On September 9, [[Boston Logan Airport – BOS | Logan International Airport]] officially opened and dedicated a $3.5 million memorial honoring those who perished on 9/11, specifically the 147 victims of American Flight 11 and United Flight 175, both of which took off from Boston. The memorial has been received positively overall, though some, including family members of those who perished, are disappointed. I decided to pay a visit and see for myself.
The memorial sits on two and a half acres nestled among Logan’s tangled network of service roads and ramps. In most cases, a person’s first glimpse will come while driving into the airport. Access to the monument is easiest from Terminal A, though you have to traverse an elevated pedestrian walkway and go down the stairs of a parking garage to reach the entrance.
At the entry, you choose one of two winding paths, both of which culminate at a large glass cube. The cube itself is simple, understated, made of greenish glass and bright steel. Within the cube are two tall, rectangular plaques—reminiscent of the twin towers—made from smoky green glass, each of which lists the victims and departure time of one of the two flights. Above, square pieces of glass are strung along wires like paper lanterns, creating an ethereal false ceiling of sky and glass meant to evoke falling shards of debris at Ground Zero.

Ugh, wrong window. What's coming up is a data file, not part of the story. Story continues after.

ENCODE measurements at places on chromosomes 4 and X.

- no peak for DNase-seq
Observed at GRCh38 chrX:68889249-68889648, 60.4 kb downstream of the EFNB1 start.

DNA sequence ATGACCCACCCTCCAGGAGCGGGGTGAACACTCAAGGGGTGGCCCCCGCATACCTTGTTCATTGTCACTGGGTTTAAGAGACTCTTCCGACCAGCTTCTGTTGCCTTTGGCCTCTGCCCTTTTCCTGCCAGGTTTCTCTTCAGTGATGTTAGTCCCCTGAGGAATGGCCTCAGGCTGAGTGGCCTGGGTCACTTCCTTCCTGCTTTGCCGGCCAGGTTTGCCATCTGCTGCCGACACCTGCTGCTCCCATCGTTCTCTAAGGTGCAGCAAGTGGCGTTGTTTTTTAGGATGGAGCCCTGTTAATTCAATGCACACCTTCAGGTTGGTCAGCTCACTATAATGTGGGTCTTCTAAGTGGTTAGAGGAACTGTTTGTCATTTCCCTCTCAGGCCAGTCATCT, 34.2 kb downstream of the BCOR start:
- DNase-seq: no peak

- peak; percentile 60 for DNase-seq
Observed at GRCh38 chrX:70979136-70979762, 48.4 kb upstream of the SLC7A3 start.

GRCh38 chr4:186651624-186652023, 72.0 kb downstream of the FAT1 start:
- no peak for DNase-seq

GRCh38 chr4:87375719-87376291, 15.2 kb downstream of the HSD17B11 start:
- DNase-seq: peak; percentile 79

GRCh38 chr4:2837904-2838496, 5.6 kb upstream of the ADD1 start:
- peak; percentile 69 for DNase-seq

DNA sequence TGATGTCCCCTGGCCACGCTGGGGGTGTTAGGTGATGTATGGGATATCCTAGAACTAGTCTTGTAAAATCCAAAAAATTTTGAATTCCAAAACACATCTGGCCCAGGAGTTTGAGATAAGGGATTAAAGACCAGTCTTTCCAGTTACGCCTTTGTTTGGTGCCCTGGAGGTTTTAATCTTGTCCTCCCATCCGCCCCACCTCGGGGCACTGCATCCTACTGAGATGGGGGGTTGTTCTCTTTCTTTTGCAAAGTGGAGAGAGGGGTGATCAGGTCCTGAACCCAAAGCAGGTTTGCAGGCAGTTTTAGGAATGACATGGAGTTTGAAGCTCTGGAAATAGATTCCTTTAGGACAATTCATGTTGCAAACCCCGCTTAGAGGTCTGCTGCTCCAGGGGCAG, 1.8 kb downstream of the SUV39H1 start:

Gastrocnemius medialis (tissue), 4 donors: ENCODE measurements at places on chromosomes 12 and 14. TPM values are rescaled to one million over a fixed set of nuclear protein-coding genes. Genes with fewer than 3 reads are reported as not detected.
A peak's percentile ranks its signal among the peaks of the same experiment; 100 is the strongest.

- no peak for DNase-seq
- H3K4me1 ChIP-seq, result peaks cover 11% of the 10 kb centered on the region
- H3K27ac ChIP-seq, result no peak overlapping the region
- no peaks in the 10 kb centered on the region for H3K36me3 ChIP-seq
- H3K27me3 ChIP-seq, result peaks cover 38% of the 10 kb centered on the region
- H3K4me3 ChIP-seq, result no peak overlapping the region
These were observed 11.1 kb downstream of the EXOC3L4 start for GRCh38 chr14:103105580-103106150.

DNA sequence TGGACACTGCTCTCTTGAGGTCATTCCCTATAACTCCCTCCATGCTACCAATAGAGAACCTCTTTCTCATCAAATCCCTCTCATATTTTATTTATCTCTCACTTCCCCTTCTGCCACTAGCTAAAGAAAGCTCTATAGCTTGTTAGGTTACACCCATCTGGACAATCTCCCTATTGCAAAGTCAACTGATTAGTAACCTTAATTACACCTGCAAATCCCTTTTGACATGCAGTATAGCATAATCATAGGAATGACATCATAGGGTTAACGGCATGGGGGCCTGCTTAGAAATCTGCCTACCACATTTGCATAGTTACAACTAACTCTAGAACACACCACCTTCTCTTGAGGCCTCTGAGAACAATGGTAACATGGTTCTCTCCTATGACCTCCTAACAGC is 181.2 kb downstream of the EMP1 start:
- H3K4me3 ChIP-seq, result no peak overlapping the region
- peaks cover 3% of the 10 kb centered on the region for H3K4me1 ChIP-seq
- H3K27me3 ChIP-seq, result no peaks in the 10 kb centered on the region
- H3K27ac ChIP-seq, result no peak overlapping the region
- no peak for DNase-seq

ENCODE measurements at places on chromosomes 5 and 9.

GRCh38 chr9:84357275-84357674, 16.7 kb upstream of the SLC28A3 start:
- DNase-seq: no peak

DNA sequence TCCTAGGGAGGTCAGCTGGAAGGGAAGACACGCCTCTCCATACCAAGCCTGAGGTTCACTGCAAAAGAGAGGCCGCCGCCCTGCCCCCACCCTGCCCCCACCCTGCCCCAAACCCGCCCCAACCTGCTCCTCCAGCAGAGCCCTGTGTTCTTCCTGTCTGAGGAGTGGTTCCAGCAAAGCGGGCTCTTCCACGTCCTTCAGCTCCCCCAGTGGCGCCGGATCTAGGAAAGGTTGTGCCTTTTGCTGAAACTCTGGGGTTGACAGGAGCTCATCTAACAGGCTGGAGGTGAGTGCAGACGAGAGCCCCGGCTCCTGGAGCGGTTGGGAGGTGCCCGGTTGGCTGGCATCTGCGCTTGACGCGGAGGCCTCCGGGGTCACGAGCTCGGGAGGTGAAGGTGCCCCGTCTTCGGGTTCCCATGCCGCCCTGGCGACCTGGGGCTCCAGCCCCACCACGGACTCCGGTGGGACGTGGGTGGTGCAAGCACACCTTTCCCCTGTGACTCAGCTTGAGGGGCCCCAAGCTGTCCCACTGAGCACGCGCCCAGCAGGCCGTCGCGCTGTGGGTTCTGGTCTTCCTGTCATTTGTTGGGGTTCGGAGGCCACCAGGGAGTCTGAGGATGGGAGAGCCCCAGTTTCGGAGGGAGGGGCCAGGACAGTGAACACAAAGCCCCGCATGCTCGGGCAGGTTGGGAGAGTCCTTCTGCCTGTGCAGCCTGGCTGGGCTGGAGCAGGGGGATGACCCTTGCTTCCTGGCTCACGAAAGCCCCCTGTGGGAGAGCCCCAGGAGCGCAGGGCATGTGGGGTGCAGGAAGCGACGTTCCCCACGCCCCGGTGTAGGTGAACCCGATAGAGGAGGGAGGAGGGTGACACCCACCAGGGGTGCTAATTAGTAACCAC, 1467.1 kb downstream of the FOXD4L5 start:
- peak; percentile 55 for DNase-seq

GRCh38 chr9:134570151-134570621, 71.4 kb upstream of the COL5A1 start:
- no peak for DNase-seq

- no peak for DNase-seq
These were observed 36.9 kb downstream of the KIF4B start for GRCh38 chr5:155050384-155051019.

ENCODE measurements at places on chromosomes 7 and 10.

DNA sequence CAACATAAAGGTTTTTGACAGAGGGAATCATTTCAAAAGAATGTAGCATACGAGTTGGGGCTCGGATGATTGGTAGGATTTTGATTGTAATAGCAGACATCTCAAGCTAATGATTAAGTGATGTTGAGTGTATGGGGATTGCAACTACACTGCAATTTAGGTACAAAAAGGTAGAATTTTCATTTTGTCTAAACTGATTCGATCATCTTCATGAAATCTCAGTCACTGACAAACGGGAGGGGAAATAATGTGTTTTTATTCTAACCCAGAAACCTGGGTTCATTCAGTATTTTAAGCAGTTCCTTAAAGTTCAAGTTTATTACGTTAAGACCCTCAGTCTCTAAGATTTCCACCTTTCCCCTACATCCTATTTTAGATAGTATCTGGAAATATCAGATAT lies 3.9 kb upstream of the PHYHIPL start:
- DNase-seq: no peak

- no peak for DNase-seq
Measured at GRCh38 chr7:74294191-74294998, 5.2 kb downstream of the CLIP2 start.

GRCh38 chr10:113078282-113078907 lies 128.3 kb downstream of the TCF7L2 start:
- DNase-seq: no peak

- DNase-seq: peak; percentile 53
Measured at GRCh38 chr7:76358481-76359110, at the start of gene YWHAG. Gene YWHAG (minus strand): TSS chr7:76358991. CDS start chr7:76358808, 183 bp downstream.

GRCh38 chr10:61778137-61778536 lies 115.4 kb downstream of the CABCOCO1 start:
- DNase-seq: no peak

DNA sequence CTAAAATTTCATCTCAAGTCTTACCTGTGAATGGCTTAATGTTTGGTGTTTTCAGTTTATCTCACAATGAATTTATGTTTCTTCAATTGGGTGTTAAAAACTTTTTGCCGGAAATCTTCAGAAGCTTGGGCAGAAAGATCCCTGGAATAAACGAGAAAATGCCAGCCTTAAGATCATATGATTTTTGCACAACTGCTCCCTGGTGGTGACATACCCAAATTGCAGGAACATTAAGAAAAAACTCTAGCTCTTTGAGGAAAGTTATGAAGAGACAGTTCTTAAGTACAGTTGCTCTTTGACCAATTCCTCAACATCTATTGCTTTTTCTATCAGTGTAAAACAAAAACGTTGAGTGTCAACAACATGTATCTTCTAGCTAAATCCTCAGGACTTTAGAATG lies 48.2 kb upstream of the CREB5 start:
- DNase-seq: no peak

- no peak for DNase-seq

Standing there, I was struck by the minimalist beauty of the memorial itself, but more so by its proximity to the busy roads and concrete buildings surrounding it. The memorial is no more than 10 yards from one of Logan’s main access roads, and sits in the shadow of a large parking garage and an even larger Hilton hotel, not to mention the pedestrian bridge back to Terminal A. Understandably, some have questioned placing the memorial in such an unceremonious location, while others wondered if doing so was disrespectful given the pain of friends and family left behind and the horror endured by those it seeks to memorialize. There is noise all around, from cars and trucks whizzing by and planes roaring into the sky overhead, and all this sound reverberates inside the glass cube like wind in a seashell.
However, I would suggest that what makes the memorial poignant is precisely its location. In the midst of such clamor, the memorial asserts itself more than it would were it situated apart from the comings and goings of the airport. Rather than overwhelm the site, the airport seems to revolve around it, both figuratively and literally, as cars, people, and planes pass by in a never-ending blur.
And that last point is, I think, the point, because the memorial ultimately stands as a signal to the passengers, pilots, flight attendants, and airport employees at Logan that life goes on. And so upon seeing the memorial we reserve a moment to acknowledge those who were lost, we set aside a space in our hearts to grieve, and then, seven years later, we return to the air once again.